"Having the perspective of having been on both boards, I will work diligently to assist our dual enrollment students in their transition to their next phase, college, while continuing to see what other projects we can offer the students," she said.
"Regarding the concept school, I believe that locating it on the Sandhills campus will offer additional opportunities to these students because they would already be at the college. And I definitely want to make sure that the students have the transportation available to travel from their home schools to the concept school and back."
Thompson has been a member of the Moore County Schools' STEM Infusion team since 2012, and has served on the Moore County Schools’ 21st Century School Facilities Task Force. She holds a bachelor of science degree in business administration from UNC Greensboro.
She and her husband, Ronnie, live in Robbins. Their daughters, Adrena and Shana, both attended Moore County Schools and are graduates of North Moore High School.
Newcomer Helena Wallin-Miller was chosen from among a field of almost 50 applicants to represent District II. She was sworn in to the position on July 22.
"I have a strong interest in the budget of our schools, and I intend to dig into funding issues more fully now that I am on the board," Wallin-Miller said. "The school budget is complex, with a variety of funding sources and directed spending.
"I hope my presence helps engage the community in some dialogue about the impact of budget decisions made elsewhere, i.e., Raleigh, and the consequences those decisions have on our schools."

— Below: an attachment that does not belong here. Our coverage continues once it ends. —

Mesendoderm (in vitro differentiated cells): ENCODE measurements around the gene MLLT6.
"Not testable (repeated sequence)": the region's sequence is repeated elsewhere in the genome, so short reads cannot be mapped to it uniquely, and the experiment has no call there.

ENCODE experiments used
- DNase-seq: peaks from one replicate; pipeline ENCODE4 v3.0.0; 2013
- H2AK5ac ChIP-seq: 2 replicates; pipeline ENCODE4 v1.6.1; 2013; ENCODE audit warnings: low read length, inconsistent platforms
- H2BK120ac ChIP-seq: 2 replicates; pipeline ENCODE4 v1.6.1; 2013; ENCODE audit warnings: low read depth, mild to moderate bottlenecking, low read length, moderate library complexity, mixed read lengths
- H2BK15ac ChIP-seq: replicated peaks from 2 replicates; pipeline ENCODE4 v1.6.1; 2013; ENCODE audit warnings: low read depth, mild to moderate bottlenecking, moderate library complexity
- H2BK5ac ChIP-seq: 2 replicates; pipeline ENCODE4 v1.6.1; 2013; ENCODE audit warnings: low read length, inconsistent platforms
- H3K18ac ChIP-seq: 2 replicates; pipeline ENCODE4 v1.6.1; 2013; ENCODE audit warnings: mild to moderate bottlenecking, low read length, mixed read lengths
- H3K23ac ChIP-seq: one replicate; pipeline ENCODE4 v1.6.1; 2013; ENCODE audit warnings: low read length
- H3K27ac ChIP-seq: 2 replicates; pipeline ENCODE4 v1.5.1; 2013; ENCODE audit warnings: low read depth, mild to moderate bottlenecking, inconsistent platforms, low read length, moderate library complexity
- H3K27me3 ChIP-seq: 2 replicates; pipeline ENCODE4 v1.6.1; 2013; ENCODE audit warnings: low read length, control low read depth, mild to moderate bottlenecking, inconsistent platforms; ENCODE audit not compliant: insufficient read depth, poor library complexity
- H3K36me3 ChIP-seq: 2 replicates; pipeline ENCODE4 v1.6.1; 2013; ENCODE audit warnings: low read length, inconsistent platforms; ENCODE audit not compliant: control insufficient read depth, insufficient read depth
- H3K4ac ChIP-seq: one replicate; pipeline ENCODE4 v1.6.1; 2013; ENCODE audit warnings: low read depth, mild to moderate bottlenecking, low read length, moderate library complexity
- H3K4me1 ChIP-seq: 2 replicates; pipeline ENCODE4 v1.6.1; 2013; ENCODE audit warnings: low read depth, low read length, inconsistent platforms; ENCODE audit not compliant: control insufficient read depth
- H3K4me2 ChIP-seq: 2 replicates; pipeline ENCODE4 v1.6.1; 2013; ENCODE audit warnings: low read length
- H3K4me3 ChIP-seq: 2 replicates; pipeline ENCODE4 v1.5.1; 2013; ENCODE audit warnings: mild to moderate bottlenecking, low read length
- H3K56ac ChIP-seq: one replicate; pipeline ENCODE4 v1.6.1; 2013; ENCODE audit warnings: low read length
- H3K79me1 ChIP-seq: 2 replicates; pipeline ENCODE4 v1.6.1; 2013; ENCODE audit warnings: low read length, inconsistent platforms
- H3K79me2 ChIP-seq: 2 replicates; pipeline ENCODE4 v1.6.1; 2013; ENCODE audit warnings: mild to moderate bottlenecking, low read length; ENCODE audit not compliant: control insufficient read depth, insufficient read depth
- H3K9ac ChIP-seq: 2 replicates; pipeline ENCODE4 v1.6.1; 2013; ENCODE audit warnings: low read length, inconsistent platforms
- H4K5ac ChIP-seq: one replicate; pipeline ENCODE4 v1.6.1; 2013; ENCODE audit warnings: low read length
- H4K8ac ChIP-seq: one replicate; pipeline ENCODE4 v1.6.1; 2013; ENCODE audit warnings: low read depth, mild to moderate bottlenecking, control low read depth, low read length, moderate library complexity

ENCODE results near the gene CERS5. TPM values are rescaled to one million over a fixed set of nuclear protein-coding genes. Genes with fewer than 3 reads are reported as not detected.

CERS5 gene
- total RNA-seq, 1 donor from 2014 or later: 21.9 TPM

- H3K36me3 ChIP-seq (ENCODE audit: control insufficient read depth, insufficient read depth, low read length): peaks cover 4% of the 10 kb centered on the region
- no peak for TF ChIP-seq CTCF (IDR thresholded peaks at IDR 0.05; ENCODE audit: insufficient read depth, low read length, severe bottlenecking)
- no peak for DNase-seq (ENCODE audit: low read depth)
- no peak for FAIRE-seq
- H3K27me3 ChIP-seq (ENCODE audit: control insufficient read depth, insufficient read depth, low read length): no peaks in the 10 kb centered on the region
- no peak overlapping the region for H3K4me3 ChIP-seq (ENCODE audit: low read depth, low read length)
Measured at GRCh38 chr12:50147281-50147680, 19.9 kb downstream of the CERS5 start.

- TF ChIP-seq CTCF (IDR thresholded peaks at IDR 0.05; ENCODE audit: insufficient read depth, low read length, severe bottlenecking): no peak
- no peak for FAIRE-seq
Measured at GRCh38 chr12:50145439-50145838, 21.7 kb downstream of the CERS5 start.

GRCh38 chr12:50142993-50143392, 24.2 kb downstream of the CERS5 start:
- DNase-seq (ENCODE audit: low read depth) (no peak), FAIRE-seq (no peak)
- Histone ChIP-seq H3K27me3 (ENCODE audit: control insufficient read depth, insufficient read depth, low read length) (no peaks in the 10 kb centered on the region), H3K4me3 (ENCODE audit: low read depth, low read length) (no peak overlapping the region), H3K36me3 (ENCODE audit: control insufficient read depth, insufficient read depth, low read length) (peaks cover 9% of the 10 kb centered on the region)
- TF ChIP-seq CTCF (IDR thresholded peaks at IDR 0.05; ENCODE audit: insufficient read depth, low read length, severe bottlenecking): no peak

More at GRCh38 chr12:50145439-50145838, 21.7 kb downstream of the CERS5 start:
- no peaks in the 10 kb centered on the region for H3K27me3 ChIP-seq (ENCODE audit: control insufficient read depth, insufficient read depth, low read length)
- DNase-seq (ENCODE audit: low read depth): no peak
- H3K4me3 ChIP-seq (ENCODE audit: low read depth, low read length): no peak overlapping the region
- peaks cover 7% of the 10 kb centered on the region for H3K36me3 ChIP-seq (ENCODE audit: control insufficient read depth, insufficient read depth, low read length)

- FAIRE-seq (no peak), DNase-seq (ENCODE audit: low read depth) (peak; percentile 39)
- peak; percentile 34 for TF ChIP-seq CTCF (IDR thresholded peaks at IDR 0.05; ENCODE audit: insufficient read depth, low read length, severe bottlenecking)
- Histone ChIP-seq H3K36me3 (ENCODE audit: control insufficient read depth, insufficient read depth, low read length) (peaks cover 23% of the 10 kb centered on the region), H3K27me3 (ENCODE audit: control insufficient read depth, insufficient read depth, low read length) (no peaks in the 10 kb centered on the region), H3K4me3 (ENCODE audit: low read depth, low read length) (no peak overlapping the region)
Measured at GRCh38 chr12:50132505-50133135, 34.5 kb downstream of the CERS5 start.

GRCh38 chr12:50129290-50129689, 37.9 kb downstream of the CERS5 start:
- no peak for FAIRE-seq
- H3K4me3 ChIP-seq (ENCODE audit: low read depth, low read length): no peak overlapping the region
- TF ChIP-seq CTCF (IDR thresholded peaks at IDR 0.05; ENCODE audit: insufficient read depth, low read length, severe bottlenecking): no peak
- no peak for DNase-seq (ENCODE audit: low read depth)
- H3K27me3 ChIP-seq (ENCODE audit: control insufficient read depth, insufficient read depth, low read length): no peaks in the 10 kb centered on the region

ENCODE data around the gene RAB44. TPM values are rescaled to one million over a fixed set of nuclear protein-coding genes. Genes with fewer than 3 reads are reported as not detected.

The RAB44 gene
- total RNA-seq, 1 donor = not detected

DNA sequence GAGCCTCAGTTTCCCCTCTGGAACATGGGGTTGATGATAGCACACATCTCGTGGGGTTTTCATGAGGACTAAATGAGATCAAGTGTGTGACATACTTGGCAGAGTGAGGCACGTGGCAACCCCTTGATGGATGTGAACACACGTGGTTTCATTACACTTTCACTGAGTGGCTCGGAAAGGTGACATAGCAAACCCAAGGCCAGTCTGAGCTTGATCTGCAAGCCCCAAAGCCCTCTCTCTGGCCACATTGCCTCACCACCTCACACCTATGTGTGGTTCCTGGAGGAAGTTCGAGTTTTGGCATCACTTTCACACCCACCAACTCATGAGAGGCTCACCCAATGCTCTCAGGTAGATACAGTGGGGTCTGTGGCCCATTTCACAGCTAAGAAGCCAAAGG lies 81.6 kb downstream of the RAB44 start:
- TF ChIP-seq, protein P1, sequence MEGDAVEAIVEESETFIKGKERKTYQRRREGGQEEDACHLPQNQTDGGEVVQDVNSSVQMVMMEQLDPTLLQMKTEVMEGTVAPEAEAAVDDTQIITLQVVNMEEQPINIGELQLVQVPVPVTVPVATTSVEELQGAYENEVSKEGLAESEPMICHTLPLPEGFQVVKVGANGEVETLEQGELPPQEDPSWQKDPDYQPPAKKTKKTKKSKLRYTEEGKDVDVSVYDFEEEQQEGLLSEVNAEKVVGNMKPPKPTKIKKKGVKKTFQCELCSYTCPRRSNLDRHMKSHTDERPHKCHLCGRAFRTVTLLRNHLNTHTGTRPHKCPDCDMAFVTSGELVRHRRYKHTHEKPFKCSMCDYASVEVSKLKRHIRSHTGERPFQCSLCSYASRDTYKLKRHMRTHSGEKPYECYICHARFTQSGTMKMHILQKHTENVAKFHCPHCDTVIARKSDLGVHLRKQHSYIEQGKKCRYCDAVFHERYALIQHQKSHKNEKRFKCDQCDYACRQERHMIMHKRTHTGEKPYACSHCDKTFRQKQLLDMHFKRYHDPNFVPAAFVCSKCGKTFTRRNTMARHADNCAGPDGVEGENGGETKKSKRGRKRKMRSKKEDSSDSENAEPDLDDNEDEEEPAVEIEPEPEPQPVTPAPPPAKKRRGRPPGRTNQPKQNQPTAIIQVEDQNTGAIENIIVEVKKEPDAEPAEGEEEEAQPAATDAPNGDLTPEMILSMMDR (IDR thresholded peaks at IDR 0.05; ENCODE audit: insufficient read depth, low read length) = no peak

As a parent, Wallin-Miller frequently addressed the board in regard to budgeting issues and more. Cunningham said he was "thrilled" when she became a board member.
"Helena has regularly attended board of education meetings and actively involves herself in and researches the work of public education in North Carolina,” Cunningham said following her installation. “When she has participated in the public comment portion of the board’s regular monthly business meetings, I’ve often wished that she would run for a seat on the board. She’ll be an exceptional and knowledgeable board member.”
In an address to the board at their June 8 meeting prior to her becoming a member, Wallin-Miller said that "recent events," a reference to Grimesey's attempted termination, "have put doubts in my mind about how decision-making occurs regarding our schools."
"While I do not expect to agree with all decisions coming out of the board or the administration, I do expect these decisions to be based on what is best for the students of Moore County schools," she said.